Coat of Arms of Grenada

EMBASSY OF GRENADA

MOSCOW, RUSSIA

Coat of Arms of Grenada

The official Coat of Arms of Grenada

Adopted 1974

Our Coat–of–Arms like our Flag, represents the distillation of a national effort to produce armorial bearings for an Independent Grenada, incorporating important historical and indigenous features of Grenada, Carriacou and Petit Martinique, in a design approved by the College of Arms.

It should be mentioned that what is commonly known as a Coat–of–Arms is more properly called an Achievement of Arms which comprises:

(a) The Livery Coat or colour on a Shield;

(b) Charges or Devices on the Shield;

(c) The Helm of special design;

(d) The Mantle which covers the Helm;

(e) The Wreath to hold the Mantle in place;

(f) The Crest;

(g) Supporters;

(h) The Motto.

It will be noted that our national colours of red, gold and green, which comprise our Flag are used on the shield where the same symbolism is attached to them. The ship “Santa Maria”: at the centre point of the shield and golden cross represents Grenada’s discovery by Christopher Columbus, and our continuing link with yachting and tourism. The golden cross itself is significant of God consciousness which underlines our national effort. The Lion in the first quarter of the Shield and repeated in the fourth, symbolises strength, and our unswerving determination to face the challenges of nationhood with courage and resourcefulness. The Madonna Lily resting between the horns of a Crescent, (inspired by Murillo’s famous painting of the Immaculate Conception) indicates that Grenada has since its discovery by Columbus been dedicated to Mary of the Immaculate Conception and in whose honour the Island was named Conception Island; the Shield itself rests in a valley between two mountains, representing the spectacularly picturesque topography of our islands. The Grand E’Tang Lake is also represented amid luxuriant green vegetation in the foreground of which is placed a sprig of Cocoa, with a ripe pod balanced by a sprig of Nutmeg also showing the ripe fruit. Growing from the vegetation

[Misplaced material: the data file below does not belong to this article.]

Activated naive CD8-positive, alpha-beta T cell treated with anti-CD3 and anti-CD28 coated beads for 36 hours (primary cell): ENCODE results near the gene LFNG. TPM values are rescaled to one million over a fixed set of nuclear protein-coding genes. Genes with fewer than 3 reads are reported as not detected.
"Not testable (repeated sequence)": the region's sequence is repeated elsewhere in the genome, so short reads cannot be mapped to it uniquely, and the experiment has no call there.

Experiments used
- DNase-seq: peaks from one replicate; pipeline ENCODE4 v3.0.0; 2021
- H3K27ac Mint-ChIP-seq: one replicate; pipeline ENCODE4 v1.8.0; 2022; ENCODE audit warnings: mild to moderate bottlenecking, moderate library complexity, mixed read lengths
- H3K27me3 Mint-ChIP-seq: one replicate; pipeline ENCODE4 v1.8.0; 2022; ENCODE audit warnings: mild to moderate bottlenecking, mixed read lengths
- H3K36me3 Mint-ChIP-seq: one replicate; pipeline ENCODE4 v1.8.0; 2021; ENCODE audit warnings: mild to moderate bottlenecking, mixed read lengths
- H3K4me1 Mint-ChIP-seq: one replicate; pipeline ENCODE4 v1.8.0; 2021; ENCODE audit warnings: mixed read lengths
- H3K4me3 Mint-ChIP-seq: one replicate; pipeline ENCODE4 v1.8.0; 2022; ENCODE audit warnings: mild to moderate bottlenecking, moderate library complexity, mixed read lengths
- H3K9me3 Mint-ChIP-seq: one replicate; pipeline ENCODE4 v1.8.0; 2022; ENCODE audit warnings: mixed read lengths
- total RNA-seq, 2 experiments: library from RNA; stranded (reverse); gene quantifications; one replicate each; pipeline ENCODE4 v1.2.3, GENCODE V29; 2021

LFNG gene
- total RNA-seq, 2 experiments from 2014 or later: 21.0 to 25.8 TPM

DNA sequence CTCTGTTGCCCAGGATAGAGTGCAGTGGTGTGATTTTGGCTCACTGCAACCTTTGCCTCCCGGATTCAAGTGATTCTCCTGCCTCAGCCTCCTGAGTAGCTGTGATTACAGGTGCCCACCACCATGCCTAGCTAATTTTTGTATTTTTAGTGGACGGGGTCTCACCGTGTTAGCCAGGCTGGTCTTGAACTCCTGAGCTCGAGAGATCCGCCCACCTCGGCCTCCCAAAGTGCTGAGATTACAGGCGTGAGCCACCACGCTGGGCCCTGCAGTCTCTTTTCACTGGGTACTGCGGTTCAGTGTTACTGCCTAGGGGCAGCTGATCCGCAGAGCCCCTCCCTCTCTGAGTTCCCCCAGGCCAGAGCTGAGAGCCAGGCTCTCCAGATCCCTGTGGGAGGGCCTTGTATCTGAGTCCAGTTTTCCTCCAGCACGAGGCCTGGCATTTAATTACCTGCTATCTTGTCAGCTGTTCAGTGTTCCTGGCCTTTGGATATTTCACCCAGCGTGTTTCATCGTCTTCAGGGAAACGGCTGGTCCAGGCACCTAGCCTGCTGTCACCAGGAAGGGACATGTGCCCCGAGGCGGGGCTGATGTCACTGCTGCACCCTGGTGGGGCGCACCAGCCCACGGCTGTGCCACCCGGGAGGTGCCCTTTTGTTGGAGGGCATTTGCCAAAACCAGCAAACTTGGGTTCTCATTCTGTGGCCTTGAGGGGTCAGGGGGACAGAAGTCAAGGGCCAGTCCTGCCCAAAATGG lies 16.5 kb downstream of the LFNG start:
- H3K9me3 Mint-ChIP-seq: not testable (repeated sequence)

on the right side of the shield is a stalk of Maize flowering and bearing three ears of ripened cobs and on the left a Banana tree bearing a full bunch. These fruits all represent our traditional link with an agricultural economy; the cradle of our heritage.

The helm is a Royal Helm, a gold Helmet facing front and having seven gold bars across the visor; the interior lined purple. A star symbolic of our hopes, aspirations and ideals is placed to the forefront. The crest is made up of seven roses, representative of our seven parishes and set between two sprays of Bougainvillea, our national flower.

The supporters are, on the right, a Tattoo or Armadillo (Dasypus) and on the left a Ramier (Columba Squamosa) representative of the fauna of our islands and are shown in their natural colours. Our Motto– “Ever conscious of God, we aspire, build and advance as one people” is itself sufficiently eloquent on the subject of those high ideals and principles upon which our nation is founded.

 

Heraldic description of the Coat–of–Arms:

FOR ARMS: Quarterly Gules and Vert on a Cross Or between a Lion passant guardant also Or in the first or fourth quarters and a Lily Flower slipped and leaved Argent between the horns of a Crescent also Or in the second and third quarters a representative of the ship “Santa Maria” proper And for the Crest on a Wreath Argent and Gules, seven roses set one three and three Gules between two sprays of Bougainvillea proper and for supporters to the dexter In front of a stalk of Maize flowered and fructed with three cobs of a nine‐ringed Armadillo all proper and the Sinister in front of a Banana tree fructed and flowered a Ramier all also proper the whole upon a Compartment representing two grassy Mounts between which and in centre a lake between in dexter a sprig of Cocoa with pod and in sinister a Sprig of Nutmeg with pod bursting with Nut all proper, together with the Motto: EVER CONSCIOUS OF GOD WE ASPIRE, BUILD AND ADVANCE AS ONE PEOPLE.

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